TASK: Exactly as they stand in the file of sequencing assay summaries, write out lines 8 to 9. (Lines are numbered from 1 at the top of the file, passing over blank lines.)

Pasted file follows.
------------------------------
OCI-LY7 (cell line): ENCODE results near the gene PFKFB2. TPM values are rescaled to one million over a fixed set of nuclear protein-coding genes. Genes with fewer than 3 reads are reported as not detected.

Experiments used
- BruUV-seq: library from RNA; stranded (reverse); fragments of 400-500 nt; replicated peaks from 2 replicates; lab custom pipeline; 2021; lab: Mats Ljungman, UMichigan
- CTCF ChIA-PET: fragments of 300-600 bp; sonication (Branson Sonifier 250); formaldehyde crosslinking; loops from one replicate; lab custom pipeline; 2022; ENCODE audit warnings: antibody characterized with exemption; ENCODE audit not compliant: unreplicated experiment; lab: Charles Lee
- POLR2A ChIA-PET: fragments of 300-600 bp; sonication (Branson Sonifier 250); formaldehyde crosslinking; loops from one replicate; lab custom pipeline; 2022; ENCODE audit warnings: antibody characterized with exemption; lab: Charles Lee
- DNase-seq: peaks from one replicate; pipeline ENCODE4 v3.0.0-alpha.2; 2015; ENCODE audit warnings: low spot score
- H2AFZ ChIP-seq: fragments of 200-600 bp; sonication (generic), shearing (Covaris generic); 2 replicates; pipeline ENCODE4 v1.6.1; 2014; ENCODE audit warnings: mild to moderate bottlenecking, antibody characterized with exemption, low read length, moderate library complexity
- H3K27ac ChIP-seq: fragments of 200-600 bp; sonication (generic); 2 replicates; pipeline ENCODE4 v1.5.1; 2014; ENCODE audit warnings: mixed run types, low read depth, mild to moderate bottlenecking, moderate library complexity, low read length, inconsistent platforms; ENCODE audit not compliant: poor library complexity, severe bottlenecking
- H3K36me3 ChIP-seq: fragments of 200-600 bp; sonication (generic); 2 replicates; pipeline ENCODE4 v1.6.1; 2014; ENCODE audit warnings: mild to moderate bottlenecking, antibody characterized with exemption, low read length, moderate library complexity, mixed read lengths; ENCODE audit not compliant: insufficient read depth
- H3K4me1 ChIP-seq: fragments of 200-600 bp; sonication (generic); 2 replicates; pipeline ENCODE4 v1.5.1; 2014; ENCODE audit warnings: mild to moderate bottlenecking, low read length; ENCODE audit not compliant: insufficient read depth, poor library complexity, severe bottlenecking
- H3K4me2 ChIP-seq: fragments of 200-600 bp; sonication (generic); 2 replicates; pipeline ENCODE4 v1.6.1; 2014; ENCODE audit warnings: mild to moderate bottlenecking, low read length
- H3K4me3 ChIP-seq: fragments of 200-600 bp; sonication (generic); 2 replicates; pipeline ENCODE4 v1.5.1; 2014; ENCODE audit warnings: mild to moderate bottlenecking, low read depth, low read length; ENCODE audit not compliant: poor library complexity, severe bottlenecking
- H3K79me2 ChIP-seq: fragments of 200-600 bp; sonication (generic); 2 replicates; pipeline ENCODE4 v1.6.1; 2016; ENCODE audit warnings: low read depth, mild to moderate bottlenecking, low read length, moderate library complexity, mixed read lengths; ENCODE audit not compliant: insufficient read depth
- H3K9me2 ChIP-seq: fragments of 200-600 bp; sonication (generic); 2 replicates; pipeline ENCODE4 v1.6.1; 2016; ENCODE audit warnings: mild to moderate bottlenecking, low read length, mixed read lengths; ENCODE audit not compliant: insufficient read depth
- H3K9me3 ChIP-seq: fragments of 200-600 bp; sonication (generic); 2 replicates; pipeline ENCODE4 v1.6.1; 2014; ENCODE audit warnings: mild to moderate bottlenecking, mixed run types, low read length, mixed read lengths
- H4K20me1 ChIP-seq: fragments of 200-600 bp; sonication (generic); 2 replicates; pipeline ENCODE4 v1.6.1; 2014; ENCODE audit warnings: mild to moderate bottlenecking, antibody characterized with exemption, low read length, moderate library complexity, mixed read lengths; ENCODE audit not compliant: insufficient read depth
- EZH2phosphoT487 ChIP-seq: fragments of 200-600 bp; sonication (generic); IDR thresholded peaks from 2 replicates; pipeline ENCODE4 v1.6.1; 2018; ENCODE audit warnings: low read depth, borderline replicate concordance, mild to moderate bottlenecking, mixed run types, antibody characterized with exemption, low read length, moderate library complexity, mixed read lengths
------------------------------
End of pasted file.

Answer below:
- H3K27ac ChIP-seq: fragments of 200-600 bp; sonication (generic); 2 replicates; pipeline ENCODE4 v1.5.1; 2014; ENCODE audit warnings: mixed run types, low read depth, mild to moderate bottlenecking, moderate library complexity, low read length, inconsistent platforms; ENCODE audit not compliant: poor library complexity, severe bottlenecking
- H3K36me3 ChIP-seq: fragments of 200-600 bp; sonication (generic); 2 replicates; pipeline ENCODE4 v1.6.1; 2014; ENCODE audit warnings: mild to moderate bottlenecking, antibody characterized with exemption, low read length, moderate library complexity, mixed read lengths; ENCODE audit not compliant: insufficient read depth